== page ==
2)  Thus, in teaching Theology of the Body, no sex education should be taught, only the theology regarding human sexuality.  The dilemma is that at some point sensitive subject matter on sex education will arise.  At the heat of the moment it will be tempting to provide an explicit answer.  However, this should be avoided. Certainly, knowledge of Church teaching would be beneficial to assist with appropriate answers to questions.  If the facilitator does not have that knowledge at the moment, the teen should be advised that you will find the appropriate answer and get back to them.  Below are some magisterial documents that can be helpful:

                  a)  The Truth and Meaning of Human Sexuality: Guidelines for Education within the Family
                  b)  Educational Guidance in Human Love: Outlines for Sex Education
                  c)  Catechetical Formation in Chaste Living: Guidelines for Curriculum Design and Publication
                  d)  Catechism of the Catholic Church
                  e)  Deus Caritas Est
(encyclical letter of Pope Benedict XVI)
                   f)  Familiaris Consortio (apostolic exhortation of John Paul II)
                  g)  Humanae Vitae (encyclical letter of Pope Paul VI)
                  h)  Evangelium Vitae (encyclical letter of John Paul II)
                   i)  Gaudium et Spes (Vatican II Pastoral Constitution on the Church in the Modern World)

           3)  Parents should always be consulted before teaching Theology of the Body courses and should be asked to approve their son or daughters participation. They should then be invited to become involved in the educational process either by support provided in the home or by attending some sessions themselves as appropriate (e.g., a parents video or oral presentation could be arranged and presented).

            4)  The guidelines provided in The Truth and Meaning of Human Sexuality are worth noting Human sexuality is a sacred mystery and must be presented  according to the doctrinal and moral teaching of the Church, always bearing in mind the effects of original sin.

                 a)  Only information proportionate to each phase of their individual development should be presented to children and young people.

                 b)  No material of an erotic nature should be presented to children or young people of any age, individually or in a group.

                 c)  No one should ever be invited, let alone obliged, to act in any way that could objectively offend against modesty or that could subjectively offend against his or her own delicacy or sense or privacy.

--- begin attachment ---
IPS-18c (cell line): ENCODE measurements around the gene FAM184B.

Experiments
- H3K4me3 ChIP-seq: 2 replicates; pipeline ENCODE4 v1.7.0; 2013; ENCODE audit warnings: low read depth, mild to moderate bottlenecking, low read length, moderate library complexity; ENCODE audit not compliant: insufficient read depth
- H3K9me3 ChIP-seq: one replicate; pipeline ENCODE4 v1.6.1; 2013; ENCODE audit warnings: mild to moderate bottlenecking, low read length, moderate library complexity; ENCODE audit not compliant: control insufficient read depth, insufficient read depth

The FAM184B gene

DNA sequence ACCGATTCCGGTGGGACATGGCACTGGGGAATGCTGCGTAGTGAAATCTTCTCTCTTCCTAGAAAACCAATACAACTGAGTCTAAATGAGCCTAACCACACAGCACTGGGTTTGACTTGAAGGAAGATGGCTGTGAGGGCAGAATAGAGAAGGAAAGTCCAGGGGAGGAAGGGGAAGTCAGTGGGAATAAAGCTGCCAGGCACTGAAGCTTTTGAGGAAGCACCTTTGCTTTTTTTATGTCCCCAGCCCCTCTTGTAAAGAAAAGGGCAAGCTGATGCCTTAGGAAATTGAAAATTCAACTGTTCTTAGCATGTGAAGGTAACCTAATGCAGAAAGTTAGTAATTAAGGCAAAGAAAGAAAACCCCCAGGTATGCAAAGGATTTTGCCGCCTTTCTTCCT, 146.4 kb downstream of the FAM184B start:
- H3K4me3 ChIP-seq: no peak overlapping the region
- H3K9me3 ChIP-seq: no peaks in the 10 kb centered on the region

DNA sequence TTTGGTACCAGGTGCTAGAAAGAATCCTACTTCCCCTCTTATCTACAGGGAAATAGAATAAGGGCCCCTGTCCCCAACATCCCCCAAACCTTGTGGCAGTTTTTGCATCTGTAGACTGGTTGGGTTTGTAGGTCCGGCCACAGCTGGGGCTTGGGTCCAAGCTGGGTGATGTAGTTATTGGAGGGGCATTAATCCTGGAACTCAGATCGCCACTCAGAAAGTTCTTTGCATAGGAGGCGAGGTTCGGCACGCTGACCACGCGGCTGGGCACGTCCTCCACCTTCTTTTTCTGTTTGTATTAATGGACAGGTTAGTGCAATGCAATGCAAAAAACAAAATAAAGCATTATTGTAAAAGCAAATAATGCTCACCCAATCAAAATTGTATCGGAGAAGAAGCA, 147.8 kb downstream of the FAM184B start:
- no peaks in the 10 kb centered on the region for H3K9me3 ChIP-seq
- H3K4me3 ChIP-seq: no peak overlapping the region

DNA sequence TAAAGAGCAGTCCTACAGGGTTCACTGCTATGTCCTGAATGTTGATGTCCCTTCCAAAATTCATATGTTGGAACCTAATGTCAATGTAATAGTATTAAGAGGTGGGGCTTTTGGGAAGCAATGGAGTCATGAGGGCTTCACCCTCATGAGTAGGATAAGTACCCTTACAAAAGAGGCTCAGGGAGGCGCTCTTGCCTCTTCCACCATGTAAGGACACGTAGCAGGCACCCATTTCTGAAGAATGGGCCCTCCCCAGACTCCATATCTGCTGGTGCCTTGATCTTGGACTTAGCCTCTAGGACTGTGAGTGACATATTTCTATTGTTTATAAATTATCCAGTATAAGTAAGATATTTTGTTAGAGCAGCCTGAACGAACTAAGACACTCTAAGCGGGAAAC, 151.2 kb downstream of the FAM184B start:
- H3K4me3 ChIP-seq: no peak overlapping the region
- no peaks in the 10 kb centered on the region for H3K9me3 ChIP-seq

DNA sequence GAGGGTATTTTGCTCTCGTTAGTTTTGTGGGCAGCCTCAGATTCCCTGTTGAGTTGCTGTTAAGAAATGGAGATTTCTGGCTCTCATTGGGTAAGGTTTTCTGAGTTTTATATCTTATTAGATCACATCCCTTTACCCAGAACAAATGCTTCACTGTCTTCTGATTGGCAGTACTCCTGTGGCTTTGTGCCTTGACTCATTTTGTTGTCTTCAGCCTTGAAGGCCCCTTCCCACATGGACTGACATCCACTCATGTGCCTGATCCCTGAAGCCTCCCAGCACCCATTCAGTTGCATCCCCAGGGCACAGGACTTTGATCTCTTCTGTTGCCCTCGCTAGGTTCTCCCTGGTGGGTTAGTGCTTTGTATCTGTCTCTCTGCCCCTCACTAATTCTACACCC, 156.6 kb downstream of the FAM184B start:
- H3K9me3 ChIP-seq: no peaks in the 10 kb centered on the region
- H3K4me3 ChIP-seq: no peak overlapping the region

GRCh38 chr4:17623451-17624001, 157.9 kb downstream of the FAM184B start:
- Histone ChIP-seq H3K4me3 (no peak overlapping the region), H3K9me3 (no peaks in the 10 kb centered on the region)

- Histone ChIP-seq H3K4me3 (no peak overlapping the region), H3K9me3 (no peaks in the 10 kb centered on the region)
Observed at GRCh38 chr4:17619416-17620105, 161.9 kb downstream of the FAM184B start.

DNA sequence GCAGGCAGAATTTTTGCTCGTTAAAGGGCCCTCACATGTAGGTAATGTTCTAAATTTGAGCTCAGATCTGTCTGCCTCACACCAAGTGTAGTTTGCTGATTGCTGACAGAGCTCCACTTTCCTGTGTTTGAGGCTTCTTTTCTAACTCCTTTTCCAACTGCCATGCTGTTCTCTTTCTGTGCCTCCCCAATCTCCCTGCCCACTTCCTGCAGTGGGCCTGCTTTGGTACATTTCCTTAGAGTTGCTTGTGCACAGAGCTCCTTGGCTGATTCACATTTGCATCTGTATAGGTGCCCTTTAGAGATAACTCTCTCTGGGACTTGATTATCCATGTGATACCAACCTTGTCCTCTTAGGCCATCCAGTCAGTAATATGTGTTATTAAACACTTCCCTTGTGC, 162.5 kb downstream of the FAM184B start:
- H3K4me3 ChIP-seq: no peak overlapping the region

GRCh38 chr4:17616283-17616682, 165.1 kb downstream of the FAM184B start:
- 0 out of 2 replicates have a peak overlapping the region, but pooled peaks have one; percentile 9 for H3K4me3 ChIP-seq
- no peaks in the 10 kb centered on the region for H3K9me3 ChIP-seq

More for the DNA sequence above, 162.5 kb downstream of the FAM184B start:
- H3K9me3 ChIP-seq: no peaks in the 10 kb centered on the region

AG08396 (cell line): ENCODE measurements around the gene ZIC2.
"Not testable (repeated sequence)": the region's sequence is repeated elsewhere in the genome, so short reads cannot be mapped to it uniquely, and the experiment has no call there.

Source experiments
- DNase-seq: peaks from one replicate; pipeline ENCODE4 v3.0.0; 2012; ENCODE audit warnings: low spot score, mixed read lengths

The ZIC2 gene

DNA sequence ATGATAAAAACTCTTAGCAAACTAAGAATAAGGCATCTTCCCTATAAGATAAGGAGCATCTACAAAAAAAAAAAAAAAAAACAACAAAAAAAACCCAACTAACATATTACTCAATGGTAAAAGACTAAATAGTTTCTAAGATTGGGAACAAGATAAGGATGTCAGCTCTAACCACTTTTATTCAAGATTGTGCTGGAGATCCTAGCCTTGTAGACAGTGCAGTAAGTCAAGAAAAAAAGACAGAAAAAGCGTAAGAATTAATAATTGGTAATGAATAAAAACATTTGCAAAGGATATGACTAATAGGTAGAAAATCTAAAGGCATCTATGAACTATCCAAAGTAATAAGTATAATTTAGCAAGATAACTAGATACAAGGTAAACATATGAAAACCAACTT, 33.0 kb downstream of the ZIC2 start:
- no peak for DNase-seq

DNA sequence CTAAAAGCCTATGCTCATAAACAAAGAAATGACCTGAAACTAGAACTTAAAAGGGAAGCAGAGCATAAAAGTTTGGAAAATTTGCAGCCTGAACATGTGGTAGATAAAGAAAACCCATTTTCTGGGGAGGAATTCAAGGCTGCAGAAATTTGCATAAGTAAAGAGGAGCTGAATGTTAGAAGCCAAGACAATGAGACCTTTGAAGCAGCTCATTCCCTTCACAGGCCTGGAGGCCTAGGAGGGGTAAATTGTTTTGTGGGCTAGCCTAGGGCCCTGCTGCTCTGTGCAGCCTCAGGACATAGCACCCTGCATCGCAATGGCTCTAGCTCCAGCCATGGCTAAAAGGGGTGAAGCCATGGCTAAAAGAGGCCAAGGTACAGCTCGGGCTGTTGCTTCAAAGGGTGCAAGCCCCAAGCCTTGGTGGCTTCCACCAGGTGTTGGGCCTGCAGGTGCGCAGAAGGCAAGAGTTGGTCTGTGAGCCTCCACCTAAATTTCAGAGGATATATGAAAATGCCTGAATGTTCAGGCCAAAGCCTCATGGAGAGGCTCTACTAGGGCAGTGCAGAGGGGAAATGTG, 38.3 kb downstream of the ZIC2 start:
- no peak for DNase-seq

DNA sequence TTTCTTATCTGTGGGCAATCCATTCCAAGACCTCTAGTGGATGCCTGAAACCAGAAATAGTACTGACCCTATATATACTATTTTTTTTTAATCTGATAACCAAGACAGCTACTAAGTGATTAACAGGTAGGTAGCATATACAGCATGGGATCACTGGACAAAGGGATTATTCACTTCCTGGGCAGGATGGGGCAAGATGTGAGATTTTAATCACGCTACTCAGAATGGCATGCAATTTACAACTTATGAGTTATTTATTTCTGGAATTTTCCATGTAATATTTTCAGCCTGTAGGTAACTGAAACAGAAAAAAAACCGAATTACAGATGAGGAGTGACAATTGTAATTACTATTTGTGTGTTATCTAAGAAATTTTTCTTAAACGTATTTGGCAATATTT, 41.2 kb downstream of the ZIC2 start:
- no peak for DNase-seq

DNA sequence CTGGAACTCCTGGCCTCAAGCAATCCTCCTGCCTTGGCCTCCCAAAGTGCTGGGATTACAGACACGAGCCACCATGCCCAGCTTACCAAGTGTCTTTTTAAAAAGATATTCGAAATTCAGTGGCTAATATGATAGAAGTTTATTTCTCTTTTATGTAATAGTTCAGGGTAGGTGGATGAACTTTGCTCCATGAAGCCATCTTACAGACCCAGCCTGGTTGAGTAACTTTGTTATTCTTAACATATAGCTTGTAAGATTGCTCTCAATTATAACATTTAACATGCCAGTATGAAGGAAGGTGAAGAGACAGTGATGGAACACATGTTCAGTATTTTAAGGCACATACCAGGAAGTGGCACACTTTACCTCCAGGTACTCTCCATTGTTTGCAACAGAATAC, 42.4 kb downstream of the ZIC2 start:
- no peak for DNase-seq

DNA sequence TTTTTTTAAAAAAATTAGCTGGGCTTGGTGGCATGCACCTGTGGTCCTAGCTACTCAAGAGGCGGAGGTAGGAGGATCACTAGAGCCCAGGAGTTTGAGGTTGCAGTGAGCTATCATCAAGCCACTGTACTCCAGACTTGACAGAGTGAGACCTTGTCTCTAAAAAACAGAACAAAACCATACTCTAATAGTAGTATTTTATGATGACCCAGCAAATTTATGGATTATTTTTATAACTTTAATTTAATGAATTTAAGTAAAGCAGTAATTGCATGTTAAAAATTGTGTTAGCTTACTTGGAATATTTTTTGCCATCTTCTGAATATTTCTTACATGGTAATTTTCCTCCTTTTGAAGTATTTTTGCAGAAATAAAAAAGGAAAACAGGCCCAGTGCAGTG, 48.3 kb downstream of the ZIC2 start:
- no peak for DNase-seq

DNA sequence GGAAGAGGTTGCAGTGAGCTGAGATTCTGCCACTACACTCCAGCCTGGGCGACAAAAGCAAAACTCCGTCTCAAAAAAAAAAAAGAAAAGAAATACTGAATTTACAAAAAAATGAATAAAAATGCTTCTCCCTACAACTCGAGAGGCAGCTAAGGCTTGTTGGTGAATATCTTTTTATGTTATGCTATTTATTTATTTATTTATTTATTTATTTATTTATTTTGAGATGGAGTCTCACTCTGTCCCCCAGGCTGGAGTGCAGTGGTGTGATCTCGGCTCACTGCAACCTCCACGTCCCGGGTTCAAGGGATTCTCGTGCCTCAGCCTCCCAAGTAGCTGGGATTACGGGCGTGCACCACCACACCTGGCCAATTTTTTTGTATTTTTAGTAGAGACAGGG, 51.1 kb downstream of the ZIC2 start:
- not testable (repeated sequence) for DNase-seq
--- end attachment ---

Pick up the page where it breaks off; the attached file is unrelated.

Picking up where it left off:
e.  Key Principles from The Truth and Meaning of Human Sexuality

          1)  Chastity cannot exist as a virtue without the capacity to renounce self, to make sacrifices, and to wait.

          2)  Chastity is the spiritual power which frees love from selfishness and aggression. To the degree that a person weakens chastity, his or her love becomes more and more selfish, that is satisfying a desire for pleasure and no longer giving.

      f.    Prayer and Witness

            1)  Prayer is a key component of all Catholic teaching and Theology of the Body is no exception.  Prayer for our students and with our students should be integrated into the work of the teacher.

            2)  Teachers should remember the injunction of Pope Paul VI: Modern man listens more willingly to witnesses than to teachers, and if he does listen to teachers, it is because they are witnesses (EN 41). 

Section 2  Teaching Theology of the Body at the High School Level

      a.  Resources:

           1)  Theology of the Body for Teens by Ascension Press. Theology of the Body for Teens program is divided into 12 unique segments that reflect the pedagogical approach of John Paul II's dynamic teaching. The program has been designed specifically as a catechetical program to fit into Catholic schools, youth ministry, CCD, and homeschooling settings. Theology of the Body for Teens has been granted the Imprimatur by Justin Cardinal Rigali, Archbishop of Philadelphia.

           2)  The video content for the original series contains 20-25 minutes of teaching per lesson (including four special Guys Only and Girls Only segments), presented by the authors of the program, Jason and Crystalina Evert and Brian Butler. Also included is a 40-minute video presentation for the parents of the students who will be participating in the program.
 
      b.   Parental involvement

            1)  In matters of faith and morals, parents are the first and primary teachers of their children, particularly in regard to the topics of marriage, family, identity, vocation, chastity and human sexuality addressed in Theology of the Body (TOB.)

            2)   In the Catholic School, courses that address topics related to Theology of the Body should clearly state the intent to introduce, integrate and present this information in the course syllabus and/or class overview handout. Ordinarily, this would include Theology, Science and Health courses.